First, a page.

If people ask what sort of historian I am, if I am being somewhat formal I answer a narrative historian of the contextual history of science. That’s quite a mouthful and if I have to explain it I say, I’m a storyteller. I tell stories from the history of science, not anecdotes but factually based stories. For me the most important aspect of those stories is that the scientific elements are embedded in the social, political, cultural, religious, intellectual and economic contexts of their time. Science for all of its supposed objectivity does not live outside of human culture but is an integral part of it. If I was asked to give an example of how my approach to the history of science works in practice I might well point people towards Emily Winterburn’s The Quiet Revolution of Caroline Herschel.
In this book Emily Winterburn has delivered up a perfect example of how to write a narrative history of the contextual history of science.
Emily Winterburn, who is an Internet friend, wrote an excellent doctoral thesis, which I have as a pdf, on The Herschels: A scientific family in training as a part time student at Imperial College. I assumed that she would turn this work into a book but she chose instead to concentrate her efforts on just one member of this extraordinary family of astronomers, Caroline.
This is not a full biography of Caroline Herschel but is an in depth look at just one decade in her life, the ten years in which she ceased to be merely Williams sister and assistant and became a fully fledged observational astronomer in her own right. What also makes this decade in her life so interesting for the historian is that Caroline kept journals all her life and also wrote autobiographies for her relatives but for some reason she destroyed her personal records for just these ten years, her, in scientific terms, most productive ones.
Winterburn’s book does not just concentrate on Caroline’s astronomical discoveries, comets and nebulae, but embeds these in the full social, political, economic and cultural context in which Caroline lived and worked during this period. In particular Winterburn illuminates the strategies and tactics that Caroline and also William used to help her gain access to the exclusively male world of late eighteenth century science. Alone this aspect of the book makes it a valuable piece of eighteenth century British social and cultural history and well worth the purchase price.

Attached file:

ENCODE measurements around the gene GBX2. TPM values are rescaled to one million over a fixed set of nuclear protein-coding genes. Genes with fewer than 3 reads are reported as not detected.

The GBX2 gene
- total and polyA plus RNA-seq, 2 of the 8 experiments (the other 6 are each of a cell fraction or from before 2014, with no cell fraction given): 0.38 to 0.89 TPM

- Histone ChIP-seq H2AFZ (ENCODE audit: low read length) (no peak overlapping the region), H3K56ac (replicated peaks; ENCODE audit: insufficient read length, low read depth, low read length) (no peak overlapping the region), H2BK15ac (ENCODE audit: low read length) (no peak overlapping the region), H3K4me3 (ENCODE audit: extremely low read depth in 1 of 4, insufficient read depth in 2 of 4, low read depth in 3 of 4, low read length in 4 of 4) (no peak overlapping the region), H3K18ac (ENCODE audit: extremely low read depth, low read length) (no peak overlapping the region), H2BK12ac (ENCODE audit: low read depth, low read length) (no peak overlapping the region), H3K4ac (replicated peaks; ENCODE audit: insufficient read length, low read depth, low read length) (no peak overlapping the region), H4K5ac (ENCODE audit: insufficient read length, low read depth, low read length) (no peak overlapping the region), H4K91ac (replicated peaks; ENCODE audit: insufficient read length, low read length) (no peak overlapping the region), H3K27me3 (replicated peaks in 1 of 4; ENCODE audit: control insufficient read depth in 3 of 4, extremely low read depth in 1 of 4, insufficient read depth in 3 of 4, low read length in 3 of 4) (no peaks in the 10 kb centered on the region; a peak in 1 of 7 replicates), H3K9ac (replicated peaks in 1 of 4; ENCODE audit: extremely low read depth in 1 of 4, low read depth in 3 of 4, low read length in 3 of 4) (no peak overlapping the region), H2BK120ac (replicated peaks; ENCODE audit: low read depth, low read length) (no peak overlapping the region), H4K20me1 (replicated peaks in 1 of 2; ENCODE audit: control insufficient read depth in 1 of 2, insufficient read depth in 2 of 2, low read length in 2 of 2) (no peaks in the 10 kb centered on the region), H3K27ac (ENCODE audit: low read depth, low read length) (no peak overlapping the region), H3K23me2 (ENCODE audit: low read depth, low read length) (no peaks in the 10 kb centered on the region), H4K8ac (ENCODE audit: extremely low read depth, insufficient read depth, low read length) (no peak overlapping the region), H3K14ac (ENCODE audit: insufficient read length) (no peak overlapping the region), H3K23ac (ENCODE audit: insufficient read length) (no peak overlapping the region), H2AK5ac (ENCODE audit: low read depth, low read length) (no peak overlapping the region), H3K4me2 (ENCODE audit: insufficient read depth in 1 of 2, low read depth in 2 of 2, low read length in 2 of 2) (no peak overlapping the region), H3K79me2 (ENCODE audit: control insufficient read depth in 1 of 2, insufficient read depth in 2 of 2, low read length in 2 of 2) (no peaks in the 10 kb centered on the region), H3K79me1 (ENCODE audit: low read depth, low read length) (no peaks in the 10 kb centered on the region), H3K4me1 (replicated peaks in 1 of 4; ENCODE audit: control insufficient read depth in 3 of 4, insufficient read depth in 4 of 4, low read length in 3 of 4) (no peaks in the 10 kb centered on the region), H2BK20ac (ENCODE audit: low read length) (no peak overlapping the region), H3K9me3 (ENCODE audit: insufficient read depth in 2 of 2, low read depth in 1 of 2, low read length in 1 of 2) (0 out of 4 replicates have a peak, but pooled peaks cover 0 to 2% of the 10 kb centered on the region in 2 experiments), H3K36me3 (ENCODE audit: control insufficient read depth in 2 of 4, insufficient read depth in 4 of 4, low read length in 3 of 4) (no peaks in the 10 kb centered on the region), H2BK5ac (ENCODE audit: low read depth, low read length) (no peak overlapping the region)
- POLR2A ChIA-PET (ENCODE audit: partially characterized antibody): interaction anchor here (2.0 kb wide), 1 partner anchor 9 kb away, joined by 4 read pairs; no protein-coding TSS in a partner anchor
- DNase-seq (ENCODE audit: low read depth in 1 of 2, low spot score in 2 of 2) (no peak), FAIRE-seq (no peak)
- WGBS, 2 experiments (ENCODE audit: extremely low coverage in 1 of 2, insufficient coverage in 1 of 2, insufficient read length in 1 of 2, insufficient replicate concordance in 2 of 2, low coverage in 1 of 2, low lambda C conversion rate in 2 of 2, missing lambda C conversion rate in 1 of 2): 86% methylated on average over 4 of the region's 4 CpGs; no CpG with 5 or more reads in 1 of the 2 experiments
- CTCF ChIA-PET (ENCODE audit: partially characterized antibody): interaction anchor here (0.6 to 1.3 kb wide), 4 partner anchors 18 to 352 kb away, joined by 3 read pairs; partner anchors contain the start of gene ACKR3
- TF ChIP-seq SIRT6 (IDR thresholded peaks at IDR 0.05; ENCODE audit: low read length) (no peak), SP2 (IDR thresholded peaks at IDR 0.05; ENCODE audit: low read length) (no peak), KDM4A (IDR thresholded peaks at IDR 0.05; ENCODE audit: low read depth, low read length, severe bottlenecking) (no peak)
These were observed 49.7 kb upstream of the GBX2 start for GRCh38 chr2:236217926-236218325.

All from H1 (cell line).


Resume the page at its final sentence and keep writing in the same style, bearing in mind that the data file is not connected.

Winterburn deals in detail with the shifting relationships that Caroline had with the various members of her family, especially both her domestic and her working relationships with her elder brother William. She illuminates, in particular, very nicely how that working relationship evolved as Caroline became not just William’s assistant but an astronomer in her own right also how her role as assistant also evolved as William’s research interests changed over the years. On the domestic side both William’s marriage and the advent of his son John Herschel also caused significant changes in Caroline’s life.
With increasing fame Caroline a shy and retiring person also had to deal with more and more contacts with people outside of her close family circle, something that was in many senses a cause of stress for her. However she still managed to develop personal relationships with leading astronomers such as Lalande and Maskelyne, a slow process that Winterburn illustrates very skilfully.
There is much in depth background material on eighteenth century astronomy, the role of women at this time, particularly in science, and the social structures of Georgian England. This is not just a portrait of an important pioneering female astronomer but a full contextual description of what it meant to be a pioneering female astronomer in the late eighteenth century. Winterburn has written a masterpiece of contextual, narrative history of science, which is also a prime example of first class feminist historiography. She writes superbly with a light touch and her book is a delight to read. I started it in my hospital bed and when I came home it became my bedtime reading. The short but information packed chapters are just the right length for reading before turning off the light and I was quite sad when I finished the book and had to find something else to finish the day.
Because the book is based largely on primary sources the bibliography is very short but Winterburn also gives a list of books for potential further reading. There are endnotes (he said through gritted teeth), which are mostly just references and a comprehensive index. In the middle of the book there is a collection of black and white plates.
If you are interested in the history of astronomy, feminist history, Georgian history or just like an excellent read then buy this book, I promise you won’t regret it.
 Emily Winterburn, The Quiet Revolution of Caroline Herschel: The Lost Heroine of Astronomy, The History Press, Stroud, 2017